The food at Miller's Landing, down the road about 4 blocks, was much more impressive.  We ate there twice and were impressed both times, by the service and the food.  The lemon icebox pie was delicious, although it looked so much like Key Lime pie that I kept being a little disappointed with every bite because my eyes were telling me that's what it was, though my brain and mouth knew it wasn't. The Tin Man and Toto carved from salt damaged tree

We spent one afternoon driving from one end of the island to the other on Seawall Blvd, stopping here and there to take pictures or watch the giant cargo ships headed for or leaving from the Houston Ship Channel.  At the east end of the island we pulled off and parked at a little shallow bay area and watched a family crabbing, throwing out lengths of string with a raw chicken leg on the end and then, oh so slowly, pulling it back in, net in hand, hoping that a crab would be latched on to the bait ready to be scooped up for dinner later.  

I used to love crabbing.  We would go to a shallow bay somewhere that had a long wooden pier (I was too young at the time to notice such things as actual locations).  The pier was about a foot above the water which was, at most, maybe 3 feet deep.   We would tie slice of bacon to our string and tie each string to a beam supporting the pier and then walk up and down the pier checking the response.   I remember days when we would go home with a cooler full of clicking crabs.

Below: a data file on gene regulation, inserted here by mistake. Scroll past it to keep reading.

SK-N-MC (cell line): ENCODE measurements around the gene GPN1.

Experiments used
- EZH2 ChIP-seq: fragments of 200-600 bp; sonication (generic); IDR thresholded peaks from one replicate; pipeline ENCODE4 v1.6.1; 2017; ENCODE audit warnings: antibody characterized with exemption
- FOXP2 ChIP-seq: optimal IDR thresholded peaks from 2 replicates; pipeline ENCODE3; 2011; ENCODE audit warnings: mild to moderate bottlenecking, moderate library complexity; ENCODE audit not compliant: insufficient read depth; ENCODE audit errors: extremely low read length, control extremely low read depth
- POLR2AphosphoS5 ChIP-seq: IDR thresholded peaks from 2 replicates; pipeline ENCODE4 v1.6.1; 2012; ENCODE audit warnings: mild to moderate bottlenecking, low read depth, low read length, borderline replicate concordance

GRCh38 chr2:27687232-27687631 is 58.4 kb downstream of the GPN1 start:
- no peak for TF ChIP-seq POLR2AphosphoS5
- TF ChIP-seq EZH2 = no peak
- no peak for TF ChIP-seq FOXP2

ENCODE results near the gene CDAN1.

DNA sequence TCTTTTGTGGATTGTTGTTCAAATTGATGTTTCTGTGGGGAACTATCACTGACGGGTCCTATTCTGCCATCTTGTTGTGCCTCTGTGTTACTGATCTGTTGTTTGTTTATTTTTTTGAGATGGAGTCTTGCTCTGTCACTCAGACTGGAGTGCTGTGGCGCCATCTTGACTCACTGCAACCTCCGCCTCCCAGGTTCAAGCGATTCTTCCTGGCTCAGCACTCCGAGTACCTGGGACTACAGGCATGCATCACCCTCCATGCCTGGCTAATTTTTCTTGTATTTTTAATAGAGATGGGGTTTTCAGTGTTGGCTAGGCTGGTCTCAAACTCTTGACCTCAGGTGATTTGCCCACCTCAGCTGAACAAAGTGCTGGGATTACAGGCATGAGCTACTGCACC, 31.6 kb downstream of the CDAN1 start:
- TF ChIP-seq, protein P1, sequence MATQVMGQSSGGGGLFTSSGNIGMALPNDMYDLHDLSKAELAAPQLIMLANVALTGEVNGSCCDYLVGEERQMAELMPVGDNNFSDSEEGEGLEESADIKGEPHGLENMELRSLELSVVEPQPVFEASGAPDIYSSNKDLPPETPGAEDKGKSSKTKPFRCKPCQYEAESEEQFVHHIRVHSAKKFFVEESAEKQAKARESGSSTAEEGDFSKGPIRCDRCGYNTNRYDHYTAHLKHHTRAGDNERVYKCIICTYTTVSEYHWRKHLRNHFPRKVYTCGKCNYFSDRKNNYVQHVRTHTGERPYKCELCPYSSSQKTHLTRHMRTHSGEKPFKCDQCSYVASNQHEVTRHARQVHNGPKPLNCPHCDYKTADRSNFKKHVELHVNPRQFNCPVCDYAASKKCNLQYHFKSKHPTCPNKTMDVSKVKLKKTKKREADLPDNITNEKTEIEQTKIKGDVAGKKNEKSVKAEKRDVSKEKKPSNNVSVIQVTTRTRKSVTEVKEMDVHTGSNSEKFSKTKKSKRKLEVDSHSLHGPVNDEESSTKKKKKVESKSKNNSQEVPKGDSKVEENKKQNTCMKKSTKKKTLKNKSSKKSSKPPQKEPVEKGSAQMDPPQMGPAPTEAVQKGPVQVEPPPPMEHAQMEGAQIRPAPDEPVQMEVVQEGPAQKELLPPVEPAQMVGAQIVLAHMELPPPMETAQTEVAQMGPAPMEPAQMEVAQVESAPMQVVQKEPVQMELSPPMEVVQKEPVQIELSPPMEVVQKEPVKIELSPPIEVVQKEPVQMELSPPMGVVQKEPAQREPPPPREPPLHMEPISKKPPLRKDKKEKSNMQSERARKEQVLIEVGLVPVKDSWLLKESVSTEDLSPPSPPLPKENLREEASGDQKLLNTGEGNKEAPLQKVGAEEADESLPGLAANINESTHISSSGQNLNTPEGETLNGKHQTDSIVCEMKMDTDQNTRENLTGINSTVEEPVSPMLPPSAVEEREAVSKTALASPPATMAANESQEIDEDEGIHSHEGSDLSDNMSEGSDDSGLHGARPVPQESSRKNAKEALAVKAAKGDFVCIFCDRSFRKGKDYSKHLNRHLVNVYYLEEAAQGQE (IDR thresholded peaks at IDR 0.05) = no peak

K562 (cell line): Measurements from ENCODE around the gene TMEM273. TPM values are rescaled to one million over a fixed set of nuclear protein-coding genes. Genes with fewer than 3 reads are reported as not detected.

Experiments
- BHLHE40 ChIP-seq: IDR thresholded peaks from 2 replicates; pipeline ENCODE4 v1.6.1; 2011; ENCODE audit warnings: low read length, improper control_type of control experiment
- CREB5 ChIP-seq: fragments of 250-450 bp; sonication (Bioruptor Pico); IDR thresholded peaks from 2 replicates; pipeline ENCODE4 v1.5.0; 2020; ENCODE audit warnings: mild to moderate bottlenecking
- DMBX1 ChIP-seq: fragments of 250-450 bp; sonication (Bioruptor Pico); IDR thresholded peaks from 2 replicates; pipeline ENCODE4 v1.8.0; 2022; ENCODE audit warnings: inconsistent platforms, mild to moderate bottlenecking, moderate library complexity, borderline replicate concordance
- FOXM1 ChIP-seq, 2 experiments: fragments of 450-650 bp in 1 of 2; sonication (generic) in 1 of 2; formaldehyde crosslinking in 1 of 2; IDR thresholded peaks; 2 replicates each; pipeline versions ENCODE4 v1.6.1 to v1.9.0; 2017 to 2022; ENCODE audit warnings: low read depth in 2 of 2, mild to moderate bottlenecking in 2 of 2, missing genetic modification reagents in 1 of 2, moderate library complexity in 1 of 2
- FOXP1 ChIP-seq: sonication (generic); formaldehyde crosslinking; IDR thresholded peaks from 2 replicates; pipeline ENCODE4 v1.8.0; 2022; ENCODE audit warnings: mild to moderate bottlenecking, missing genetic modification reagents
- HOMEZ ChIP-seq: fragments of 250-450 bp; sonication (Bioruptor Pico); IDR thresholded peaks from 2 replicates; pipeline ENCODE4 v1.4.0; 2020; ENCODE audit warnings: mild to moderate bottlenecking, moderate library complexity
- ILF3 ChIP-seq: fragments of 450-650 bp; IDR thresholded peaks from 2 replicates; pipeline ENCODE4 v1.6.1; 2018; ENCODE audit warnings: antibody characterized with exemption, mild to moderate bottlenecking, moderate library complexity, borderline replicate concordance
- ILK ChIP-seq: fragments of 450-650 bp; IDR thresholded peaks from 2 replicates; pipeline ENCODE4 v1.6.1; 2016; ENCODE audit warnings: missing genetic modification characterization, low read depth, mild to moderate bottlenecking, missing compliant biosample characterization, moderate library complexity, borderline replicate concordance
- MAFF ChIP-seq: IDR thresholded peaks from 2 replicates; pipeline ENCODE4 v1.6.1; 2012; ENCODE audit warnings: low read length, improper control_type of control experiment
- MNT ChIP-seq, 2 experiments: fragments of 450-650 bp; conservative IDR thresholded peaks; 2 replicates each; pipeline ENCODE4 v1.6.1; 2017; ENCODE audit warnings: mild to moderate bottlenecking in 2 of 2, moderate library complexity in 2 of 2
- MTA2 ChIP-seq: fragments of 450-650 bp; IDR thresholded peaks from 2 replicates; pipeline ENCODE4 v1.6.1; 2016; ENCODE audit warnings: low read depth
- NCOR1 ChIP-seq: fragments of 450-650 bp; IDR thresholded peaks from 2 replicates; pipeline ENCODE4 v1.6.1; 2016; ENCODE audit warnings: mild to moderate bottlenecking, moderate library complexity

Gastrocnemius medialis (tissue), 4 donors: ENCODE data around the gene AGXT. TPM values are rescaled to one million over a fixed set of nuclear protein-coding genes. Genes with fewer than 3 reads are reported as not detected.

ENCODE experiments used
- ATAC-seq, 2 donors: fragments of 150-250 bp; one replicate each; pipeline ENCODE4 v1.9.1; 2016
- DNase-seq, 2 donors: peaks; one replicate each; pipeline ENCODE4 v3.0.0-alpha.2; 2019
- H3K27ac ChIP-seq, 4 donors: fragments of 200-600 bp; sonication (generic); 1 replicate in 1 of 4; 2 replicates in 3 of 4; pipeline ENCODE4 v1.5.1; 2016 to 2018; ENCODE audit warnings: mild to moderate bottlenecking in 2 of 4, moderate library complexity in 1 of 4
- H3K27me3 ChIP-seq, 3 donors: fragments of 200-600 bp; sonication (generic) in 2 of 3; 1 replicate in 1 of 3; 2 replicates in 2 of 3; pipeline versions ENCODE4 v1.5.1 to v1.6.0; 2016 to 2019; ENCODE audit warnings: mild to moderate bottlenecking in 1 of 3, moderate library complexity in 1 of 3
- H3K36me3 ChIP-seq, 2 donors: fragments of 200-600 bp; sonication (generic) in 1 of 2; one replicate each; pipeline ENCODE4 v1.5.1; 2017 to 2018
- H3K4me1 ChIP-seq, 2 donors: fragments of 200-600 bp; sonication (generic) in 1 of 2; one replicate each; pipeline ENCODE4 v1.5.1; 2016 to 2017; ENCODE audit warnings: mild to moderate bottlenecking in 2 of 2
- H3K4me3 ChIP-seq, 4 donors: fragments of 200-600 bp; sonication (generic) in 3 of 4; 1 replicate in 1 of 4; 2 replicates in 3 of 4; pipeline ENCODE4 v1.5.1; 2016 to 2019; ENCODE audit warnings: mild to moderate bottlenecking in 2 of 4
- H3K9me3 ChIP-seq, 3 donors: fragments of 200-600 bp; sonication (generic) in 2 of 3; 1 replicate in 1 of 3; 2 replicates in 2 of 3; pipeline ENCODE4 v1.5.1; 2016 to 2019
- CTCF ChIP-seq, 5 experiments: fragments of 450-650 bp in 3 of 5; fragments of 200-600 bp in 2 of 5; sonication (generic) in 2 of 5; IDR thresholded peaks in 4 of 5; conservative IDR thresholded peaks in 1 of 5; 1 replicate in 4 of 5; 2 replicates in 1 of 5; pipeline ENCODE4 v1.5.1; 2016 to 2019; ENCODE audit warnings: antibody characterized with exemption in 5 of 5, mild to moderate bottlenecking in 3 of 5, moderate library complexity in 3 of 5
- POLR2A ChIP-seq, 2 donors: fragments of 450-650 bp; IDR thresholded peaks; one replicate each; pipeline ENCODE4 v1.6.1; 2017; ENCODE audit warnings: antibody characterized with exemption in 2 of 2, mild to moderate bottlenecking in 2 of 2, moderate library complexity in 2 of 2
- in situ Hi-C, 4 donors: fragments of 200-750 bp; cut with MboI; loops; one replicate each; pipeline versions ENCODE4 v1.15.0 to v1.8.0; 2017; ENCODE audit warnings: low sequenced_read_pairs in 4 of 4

Of course, I also remember my daddy telling me to listen to the crabs scream when he put the live crabs in a huge pot of boiling water.  I felt sorry for the crabs until my mother said it was just the air escaping from inside the crabs shells, sort of like a teapot "singing" when the water is boiling.   Oh, I can taste those crabs now.  Who cared if they were small and you had to work to get every bit of meat out of them?  They were scrumptious.

But, back to Galveston.  I've always heard people talk about The Strand, but I didn't recall going there when I was younger, so it was on my list of "must do's".  Really not even knowing what it was, except a historic district, I was disappointed to see that The Strand (the name of a street) is filled with bars/restaurants and stores selling everything from antiques to souvenirs (99.9% of which are made in China). 

However, it is also home to a railroad museum, the Seaport museum and the Galveston County museum, among others.

One thing any Galveston vacation must include is a self-guided tour of the hurricane tree sculptures.  Incredible work!